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Impressions of the Caribbean


The history of the Caribbean region reads like that of an open field where outsiders came to play their little games. The Spanish discovered it in the 15th, they exterminated most of the original inhabitants and replaced them by slaves to grow sugar in the 16th. In the 17th, intrusion into what had become a Spanish sea by European pirates preying on galleons, was followed by British and French settlers avid for a piece of the sugar pie. The region could be likened to a checker board on which the various islands were only pawns and pieces in the game to control the sugar industry that was played between the Spanish, British and the French until the development of the sugar beet in Europe and the dispersion of cane fields in other parts of the world deprived the Caribbean of its strategic position at the end of the 19th century.

The white planters grew rich but they really had little to say about the destiny of the islands for the real decisions about trade were taken in Spain, England and France. When they were rich enough, white families returned to adopt gentile maners in Europe, far from their slave tainted past.

Then the United States started to develop an interest in their southern neighbours, discovering their "manifest destiny" to become an imperial power also, just like the old countries. The accidental explosion of the magazine of the American warship "Maine" in Havana harbour (see National Geographic Feb. 1998), provided a convenient justification for growing America to beat up on decadent Spain and reap its Carribbean colonies and the Philippines in the process. Cuba was let go on a short leash (the Platt amendment) and eventually entrusted to the care of a puppet dictators, first Machado, then Batista, following a favorite US strategy expertly applied in the Dominican Republic with Trujillo, in Nicaragua with Somosa, in Chile with Pinochet), in the Philippines with Marcos and elsewhere.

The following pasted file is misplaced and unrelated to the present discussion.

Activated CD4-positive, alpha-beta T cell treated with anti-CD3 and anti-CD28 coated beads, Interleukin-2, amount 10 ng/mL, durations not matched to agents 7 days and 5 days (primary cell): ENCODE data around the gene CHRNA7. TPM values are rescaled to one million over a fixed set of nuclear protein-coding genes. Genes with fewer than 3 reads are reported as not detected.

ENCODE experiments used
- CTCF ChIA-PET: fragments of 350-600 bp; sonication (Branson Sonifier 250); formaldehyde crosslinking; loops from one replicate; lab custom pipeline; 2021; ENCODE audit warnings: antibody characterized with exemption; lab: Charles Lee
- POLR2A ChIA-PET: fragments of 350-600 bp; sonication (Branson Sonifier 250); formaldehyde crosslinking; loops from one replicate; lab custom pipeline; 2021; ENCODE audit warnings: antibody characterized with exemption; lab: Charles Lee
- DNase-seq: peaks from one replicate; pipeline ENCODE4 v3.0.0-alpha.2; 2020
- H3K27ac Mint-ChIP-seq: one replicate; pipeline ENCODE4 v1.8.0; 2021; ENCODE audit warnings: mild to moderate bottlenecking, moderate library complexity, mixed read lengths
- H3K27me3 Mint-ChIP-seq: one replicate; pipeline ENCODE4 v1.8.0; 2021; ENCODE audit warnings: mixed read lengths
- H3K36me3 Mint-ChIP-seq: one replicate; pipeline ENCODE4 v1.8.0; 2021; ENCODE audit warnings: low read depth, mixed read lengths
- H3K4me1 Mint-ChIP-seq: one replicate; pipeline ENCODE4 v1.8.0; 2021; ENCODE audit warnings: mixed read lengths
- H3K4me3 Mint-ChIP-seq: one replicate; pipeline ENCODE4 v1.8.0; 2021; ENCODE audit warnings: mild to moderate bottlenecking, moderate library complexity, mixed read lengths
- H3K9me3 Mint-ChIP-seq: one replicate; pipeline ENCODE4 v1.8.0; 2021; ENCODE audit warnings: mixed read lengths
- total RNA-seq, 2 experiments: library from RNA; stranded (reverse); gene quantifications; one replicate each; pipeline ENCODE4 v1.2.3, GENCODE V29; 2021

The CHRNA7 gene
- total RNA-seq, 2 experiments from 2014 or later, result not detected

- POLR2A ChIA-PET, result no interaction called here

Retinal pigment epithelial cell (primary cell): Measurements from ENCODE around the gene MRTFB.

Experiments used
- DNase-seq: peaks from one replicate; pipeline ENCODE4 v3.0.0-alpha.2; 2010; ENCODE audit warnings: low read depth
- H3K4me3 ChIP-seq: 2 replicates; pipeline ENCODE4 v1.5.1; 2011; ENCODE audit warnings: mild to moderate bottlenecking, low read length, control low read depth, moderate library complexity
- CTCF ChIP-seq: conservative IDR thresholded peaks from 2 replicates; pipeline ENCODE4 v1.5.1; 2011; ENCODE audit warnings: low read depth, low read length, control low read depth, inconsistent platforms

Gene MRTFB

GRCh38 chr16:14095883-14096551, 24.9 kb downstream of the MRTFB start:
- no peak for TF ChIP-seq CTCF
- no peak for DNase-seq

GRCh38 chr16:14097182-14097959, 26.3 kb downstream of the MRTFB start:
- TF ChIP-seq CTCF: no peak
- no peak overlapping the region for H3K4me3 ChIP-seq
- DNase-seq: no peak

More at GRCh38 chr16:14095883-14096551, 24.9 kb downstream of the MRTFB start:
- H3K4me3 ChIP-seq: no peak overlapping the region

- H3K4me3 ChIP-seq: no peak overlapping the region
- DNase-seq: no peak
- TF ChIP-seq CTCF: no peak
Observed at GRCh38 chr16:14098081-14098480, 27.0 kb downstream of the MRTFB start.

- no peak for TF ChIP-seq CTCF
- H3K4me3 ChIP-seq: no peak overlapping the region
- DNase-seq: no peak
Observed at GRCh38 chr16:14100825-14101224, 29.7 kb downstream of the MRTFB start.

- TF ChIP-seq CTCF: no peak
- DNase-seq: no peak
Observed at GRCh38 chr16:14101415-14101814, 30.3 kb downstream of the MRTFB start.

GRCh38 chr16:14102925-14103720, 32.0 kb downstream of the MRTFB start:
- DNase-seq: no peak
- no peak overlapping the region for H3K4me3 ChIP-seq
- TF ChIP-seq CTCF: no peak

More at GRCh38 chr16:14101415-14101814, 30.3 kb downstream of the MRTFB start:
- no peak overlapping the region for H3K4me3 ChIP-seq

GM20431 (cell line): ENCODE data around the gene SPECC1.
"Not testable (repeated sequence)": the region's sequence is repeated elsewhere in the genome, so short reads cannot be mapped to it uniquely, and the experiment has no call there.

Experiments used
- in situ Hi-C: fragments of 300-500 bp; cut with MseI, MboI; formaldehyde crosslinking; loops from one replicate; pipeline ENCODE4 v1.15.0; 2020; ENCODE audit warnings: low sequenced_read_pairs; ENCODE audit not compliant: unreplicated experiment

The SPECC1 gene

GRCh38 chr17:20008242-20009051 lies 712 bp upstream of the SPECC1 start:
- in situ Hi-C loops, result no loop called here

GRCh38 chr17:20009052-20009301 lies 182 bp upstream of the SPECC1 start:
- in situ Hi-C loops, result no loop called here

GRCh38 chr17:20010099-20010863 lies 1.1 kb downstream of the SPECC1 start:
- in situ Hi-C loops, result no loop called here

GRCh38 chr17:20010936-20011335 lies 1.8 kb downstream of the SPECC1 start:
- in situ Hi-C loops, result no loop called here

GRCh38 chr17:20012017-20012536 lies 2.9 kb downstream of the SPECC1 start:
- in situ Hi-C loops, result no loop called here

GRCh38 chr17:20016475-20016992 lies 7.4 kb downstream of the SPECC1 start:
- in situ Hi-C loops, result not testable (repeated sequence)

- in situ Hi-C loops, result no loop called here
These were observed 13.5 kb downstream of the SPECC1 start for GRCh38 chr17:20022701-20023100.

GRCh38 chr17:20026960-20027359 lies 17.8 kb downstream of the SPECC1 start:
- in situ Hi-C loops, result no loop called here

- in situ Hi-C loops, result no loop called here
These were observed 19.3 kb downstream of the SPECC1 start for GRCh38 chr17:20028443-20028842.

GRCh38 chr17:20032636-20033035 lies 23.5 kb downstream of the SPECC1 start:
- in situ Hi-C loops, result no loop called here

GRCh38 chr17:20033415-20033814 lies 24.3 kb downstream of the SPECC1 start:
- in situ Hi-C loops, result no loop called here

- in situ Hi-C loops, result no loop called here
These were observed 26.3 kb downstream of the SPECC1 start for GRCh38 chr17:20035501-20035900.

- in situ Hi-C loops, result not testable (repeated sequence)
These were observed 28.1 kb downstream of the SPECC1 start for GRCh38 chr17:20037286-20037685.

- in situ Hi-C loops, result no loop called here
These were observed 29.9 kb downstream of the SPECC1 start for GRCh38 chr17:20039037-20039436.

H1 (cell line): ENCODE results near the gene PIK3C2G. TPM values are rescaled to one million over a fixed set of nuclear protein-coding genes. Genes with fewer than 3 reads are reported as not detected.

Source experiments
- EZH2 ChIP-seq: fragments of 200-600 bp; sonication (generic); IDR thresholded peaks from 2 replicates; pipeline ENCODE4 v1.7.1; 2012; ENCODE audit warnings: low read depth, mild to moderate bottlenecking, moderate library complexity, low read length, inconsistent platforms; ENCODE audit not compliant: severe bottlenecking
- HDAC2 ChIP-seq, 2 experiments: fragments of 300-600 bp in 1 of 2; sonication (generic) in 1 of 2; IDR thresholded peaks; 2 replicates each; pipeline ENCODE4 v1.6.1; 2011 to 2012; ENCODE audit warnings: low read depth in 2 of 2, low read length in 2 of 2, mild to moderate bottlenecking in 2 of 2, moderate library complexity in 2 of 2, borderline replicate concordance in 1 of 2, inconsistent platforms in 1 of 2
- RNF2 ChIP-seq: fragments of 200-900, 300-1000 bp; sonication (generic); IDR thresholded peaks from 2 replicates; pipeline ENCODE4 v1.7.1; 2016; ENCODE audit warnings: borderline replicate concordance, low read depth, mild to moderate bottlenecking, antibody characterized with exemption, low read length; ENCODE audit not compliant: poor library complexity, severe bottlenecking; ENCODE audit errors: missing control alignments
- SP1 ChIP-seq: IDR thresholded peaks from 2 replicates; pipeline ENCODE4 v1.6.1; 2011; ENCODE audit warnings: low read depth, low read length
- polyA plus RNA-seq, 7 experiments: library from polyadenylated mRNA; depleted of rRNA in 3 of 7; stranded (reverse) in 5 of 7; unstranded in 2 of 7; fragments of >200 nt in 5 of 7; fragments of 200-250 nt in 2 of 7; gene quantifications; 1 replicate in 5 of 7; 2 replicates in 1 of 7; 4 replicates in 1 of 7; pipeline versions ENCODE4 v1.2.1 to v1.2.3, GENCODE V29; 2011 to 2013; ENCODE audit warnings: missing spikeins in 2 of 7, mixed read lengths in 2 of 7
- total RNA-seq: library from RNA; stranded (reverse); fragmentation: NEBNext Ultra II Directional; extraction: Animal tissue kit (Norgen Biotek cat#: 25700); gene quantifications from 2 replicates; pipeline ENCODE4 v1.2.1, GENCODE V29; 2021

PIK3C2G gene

In the sixties, many islands became formally independent democratic countries as it was the fashion at that time. In fact, as the new governments were soon to realise, it was only illusion for the real decision about the future of the islands were still being taken elsewhere, by the trans-national companies that controlled their economy, now mainly in the US. Independent thinking and behaviour that Cuba had managed to get away with, was not to be tolerated hence the numerous US interventions (covert by CIA agents, economic like the Cuban embargo, or military like the latest in Grenada and Panama).

Beyond this common destiny of remainig subservient to outside forces, what struck me the most about the Caribbean islands is how similar they are beneath the superficial differences due to the predominance of English, French or Dutch influences.

Tourism corrupts

King sugar has now been replaced by king tourist. The Caribbean islands are amongst the most intensely touristed places in the world. In my opinion, too much so. There is no doubt that a moderate development of tourism is beneficial. It creates jobs, it injects hard currency into the economy and it exposes the local population to new ideas. I am very much of a tourist myself but I think that there is a threshold above which further development of the tourist industry causes long term damage.